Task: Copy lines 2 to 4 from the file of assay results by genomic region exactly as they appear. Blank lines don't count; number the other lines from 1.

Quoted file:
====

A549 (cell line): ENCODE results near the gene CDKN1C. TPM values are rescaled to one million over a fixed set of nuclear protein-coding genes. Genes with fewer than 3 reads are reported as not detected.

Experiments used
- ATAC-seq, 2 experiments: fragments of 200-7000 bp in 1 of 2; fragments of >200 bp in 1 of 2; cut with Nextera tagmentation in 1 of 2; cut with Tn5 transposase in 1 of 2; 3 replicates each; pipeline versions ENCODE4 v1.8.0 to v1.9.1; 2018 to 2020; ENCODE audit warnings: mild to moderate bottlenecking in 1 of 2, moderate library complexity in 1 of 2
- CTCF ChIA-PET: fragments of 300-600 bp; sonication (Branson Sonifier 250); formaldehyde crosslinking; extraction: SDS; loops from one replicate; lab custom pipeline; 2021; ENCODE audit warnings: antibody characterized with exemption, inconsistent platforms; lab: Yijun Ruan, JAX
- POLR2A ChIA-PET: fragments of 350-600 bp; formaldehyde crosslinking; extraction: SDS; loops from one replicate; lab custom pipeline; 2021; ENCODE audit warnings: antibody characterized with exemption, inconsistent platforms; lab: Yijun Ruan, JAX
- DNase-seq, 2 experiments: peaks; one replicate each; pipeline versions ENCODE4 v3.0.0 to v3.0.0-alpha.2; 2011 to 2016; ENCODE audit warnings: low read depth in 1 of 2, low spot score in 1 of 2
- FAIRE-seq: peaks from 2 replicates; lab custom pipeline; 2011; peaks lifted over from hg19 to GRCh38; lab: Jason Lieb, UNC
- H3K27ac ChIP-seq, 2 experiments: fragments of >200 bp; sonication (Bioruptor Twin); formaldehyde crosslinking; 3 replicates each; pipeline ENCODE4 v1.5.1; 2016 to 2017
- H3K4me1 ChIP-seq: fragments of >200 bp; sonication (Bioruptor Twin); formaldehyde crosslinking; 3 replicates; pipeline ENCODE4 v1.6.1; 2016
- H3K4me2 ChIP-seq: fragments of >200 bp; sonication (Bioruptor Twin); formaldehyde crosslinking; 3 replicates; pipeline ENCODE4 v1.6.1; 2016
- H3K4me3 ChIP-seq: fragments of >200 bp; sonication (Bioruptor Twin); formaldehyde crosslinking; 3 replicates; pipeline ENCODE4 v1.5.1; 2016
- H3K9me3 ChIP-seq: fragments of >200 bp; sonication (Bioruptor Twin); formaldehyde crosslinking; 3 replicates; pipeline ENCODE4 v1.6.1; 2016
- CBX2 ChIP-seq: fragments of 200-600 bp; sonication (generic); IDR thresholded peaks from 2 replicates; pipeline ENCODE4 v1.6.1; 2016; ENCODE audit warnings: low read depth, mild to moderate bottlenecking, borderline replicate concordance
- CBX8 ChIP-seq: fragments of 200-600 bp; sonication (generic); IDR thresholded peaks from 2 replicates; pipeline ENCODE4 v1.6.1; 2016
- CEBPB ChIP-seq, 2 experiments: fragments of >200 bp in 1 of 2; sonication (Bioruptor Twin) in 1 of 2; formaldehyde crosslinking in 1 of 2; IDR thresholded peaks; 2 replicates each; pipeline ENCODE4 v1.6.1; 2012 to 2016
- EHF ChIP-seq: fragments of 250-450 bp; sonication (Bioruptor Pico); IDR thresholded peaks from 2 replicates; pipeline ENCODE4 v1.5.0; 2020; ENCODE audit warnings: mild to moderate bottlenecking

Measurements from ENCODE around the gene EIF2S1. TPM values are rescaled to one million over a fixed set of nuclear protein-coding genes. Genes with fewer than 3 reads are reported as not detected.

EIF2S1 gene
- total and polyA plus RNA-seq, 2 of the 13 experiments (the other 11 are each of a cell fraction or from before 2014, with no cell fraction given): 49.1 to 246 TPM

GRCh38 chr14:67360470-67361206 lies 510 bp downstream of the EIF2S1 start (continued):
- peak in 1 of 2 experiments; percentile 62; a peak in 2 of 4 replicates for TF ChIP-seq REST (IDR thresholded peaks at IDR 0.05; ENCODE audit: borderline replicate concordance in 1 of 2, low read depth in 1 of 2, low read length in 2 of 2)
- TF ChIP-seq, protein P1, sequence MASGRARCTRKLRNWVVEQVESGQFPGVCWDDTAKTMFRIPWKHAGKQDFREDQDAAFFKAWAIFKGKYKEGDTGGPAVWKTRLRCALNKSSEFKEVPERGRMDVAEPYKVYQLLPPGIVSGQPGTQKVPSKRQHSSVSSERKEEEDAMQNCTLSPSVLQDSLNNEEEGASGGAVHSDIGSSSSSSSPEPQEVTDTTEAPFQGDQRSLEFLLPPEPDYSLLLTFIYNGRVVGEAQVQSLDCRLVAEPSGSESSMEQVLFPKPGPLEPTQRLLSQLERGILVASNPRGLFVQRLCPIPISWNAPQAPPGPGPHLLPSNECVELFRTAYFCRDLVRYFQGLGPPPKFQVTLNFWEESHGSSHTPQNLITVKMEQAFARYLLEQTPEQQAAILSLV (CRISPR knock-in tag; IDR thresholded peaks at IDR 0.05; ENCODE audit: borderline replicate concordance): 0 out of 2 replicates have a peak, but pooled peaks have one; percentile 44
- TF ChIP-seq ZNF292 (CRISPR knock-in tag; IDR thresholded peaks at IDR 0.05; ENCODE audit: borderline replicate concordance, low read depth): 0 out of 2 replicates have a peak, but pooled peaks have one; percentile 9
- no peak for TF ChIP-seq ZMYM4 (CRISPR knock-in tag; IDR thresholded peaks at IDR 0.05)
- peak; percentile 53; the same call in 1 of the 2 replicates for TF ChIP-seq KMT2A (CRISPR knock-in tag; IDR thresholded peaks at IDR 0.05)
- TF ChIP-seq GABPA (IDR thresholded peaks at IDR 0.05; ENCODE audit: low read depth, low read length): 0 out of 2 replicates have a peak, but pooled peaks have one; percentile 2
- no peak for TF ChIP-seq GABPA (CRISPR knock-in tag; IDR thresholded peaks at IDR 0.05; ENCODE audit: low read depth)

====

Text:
Experiments used
- ATAC-seq, 2 experiments: fragments of 200-7000 bp in 1 of 2; fragments of >200 bp in 1 of 2; cut with Nextera tagmentation in 1 of 2; cut with Tn5 transposase in 1 of 2; 3 replicates each; pipeline versions ENCODE4 v1.8.0 to v1.9.1; 2018 to 2020; ENCODE audit warnings: mild to moderate bottlenecking in 1 of 2, moderate library complexity in 1 of 2
- CTCF ChIA-PET: fragments of 300-600 bp; sonication (Branson Sonifier 250); formaldehyde crosslinking; extraction: SDS; loops from one replicate; lab custom pipeline; 2021; ENCODE audit warnings: antibody characterized with exemption, inconsistent platforms; lab: Yijun Ruan, JAX